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Home Publications Data Bytes Prices Bytes Falling Rental Prices Continue to Restrain Inflation

Falling Rental Prices Continue to Restrain Inflation

November 18, 2009 (Prices Byte)

By Dean Baker

November 18, 2009

Used car prices rose at a 30.8 percent annual rate over the quarter.

The CPI rose by 0.3 percent in October while the core index increased 0.2 percent. Over the last quarter, the overall CPI has increased at a 3.6 percent annual pace. By comparison, over the last year it has fallen 0.2 percent. The core index has increased at a 1.4 percent annual rate, down slightly from its 1.7 percent rise over the last year.

The glut in housing continues to be a major factor restraining inflation. The index for rent proper fell by 0.1 percent in October, while the index for owners’ equivalent rent (OER) was flat. Over the last quarter, the rent proper index has declined at a 0.7 percent annual rate, while the index for OER has fallen at a 0.3 percent rent. Together these two components account for 30.4 percent of the overall CPI and 39.1 percent of the core index. Excluding these two housing components, the core CPI rose at a 2.5 percent annual rate over the last quarter. Rather than showing a slight deceleration, the core index would be showing a modest acceleration if not for the glut in housing.

One of the items pushing the core CPI higher over the last quarter was the rise in used car prices. With the Cash for Clunkers program pulling hundreds of thousands of trade-ins out of the stock of used cars, it was inevitable that there would be some rise in price. Used car prices rose 3.4 percent in October and have risen at a 30.8 percent annual rate over the last quarter, adding 0.6 percentage points to the core rate of inflation over this period. (It is important to remember that most used car buyers already own a used car and therefore are helped by the rise in price. The only losers are first-time buyers.) New car prices have also risen somewhat more rapidly than the core index, increasing at a 2.8 percent annual rate over this period.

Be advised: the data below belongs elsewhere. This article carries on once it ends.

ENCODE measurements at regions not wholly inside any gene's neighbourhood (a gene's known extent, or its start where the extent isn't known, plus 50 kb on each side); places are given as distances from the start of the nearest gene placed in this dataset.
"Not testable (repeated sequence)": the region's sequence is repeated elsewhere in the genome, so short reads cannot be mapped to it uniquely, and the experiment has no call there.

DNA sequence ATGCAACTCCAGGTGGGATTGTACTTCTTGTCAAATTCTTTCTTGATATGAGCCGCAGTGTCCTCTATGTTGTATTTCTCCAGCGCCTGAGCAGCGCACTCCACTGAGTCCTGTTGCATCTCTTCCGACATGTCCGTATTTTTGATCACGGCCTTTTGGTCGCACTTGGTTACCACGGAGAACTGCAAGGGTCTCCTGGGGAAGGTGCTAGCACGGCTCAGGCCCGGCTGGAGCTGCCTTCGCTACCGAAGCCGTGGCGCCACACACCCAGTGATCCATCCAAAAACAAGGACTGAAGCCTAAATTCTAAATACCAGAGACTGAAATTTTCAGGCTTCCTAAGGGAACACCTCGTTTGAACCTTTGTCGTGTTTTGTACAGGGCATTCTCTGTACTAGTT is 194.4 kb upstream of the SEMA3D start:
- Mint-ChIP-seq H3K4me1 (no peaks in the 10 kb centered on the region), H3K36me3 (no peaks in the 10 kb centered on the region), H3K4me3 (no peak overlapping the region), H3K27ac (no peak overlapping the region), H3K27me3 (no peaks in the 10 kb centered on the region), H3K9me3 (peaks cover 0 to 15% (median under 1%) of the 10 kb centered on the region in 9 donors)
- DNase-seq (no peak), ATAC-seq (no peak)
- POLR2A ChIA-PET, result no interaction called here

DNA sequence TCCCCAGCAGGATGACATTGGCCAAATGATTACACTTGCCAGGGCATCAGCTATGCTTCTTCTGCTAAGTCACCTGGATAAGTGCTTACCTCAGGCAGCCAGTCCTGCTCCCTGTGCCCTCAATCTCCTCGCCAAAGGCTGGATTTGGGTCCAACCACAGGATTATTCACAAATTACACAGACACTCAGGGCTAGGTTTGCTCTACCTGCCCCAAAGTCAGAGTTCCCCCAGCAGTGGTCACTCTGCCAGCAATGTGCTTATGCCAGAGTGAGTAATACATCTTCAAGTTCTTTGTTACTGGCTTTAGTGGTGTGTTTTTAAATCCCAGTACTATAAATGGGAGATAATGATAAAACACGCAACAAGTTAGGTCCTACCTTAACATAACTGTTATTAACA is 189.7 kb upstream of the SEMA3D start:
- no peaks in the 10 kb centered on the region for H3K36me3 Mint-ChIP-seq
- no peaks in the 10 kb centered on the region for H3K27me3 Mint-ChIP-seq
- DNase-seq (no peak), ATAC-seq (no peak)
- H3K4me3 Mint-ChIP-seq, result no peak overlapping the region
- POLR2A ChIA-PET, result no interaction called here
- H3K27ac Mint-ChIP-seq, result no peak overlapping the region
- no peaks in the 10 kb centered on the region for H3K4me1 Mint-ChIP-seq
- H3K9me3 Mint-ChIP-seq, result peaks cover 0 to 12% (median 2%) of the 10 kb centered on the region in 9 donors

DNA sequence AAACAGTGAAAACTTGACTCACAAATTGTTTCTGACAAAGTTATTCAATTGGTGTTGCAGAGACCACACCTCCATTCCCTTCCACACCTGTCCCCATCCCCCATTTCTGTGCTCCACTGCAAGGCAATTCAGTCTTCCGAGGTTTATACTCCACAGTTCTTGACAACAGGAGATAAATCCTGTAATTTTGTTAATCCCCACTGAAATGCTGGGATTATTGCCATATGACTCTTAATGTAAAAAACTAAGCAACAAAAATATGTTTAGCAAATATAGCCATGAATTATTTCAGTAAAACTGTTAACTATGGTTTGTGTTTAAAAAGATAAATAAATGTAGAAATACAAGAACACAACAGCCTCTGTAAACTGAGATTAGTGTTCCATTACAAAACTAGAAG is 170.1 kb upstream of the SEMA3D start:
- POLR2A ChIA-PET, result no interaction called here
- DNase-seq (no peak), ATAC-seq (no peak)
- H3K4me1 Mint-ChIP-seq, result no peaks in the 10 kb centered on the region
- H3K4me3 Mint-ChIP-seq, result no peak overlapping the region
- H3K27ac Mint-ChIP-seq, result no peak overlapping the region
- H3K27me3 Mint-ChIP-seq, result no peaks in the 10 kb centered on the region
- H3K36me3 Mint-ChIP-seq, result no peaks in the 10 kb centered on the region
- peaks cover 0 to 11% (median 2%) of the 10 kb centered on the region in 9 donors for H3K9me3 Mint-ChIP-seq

Monthly Change in Used Car Prices

Medical care costs rose 0.2 percent in October and have risen at a 3.6 percent rate over the quarter. Drug prices have gone up at 5.0 percent annual rate over the quarter, compared to a 4.7 percent rate over the last year. Education costs have moderated somewhat recently, rising at just a 3.4 percent rate over the last quarter, compared to a 4.9 percent rate over the year.  The category water and sewer and trash collections is pushing up inflation, rising 0.8 percent in October and at a 8.3 percent rate over the last quarter. The sharp increases in this category are presumably the result of efforts by local governments to raise revenues to make up for budget shortfalls. This also explains the 5.8 percent rate of increase in tobacco prices over the last quarter.

Most other areas of the index show flat or falling prices. Apparel prices fell by 0.4 percent in October and have fallen at a 1.2 percent annual rate over the quarter. The recreation index fell by 0.4 percent in October and has declined at a 1.4 percent rate over the quarter. The communication index was flat in both October and for the quarter.

There is a mixed picture at earlier stages of production. The overall finished goods index rose 0.3 percent, driven by 1.6 percent rises in both food and energy prices. The core index is reported as falling at 0.6 percent, with core consumer goods falling at a 0.5 percent rate. This decline is difficult to reconcile with the reported inflation in components. No component showed a decline of more than 0.5 percent, while several small components showed substantial price increases. Over the last quarter, the overall index has increased by 6.0 percent, while the core index has fallen at a 1.8 percent rate. The overall intermediate good index has risen at a 9.7 percent annual rate, while the core index has increased at a 5.5 percent rate.

Insofar as there is inflation, it is coming either from the withdrawal of government subsidies (e.g. education) or higher fees and taxes (e.g. tobacco). Higher import prices associated with a falling dollar will also be a source of modest inflation in the months ahead.
Dean Baker is Co-Director of the Center for Economic and Policy Research in Washington, DC. CEPR's Prices Byte is published each month upon release of the Bureau of Labor Statistics' reports on the consumer price and the producer price indexes. For more information or to subscribe by email, contact CEPR at 202-293-5380 ext. 102 or email warner@cepr.net.
 

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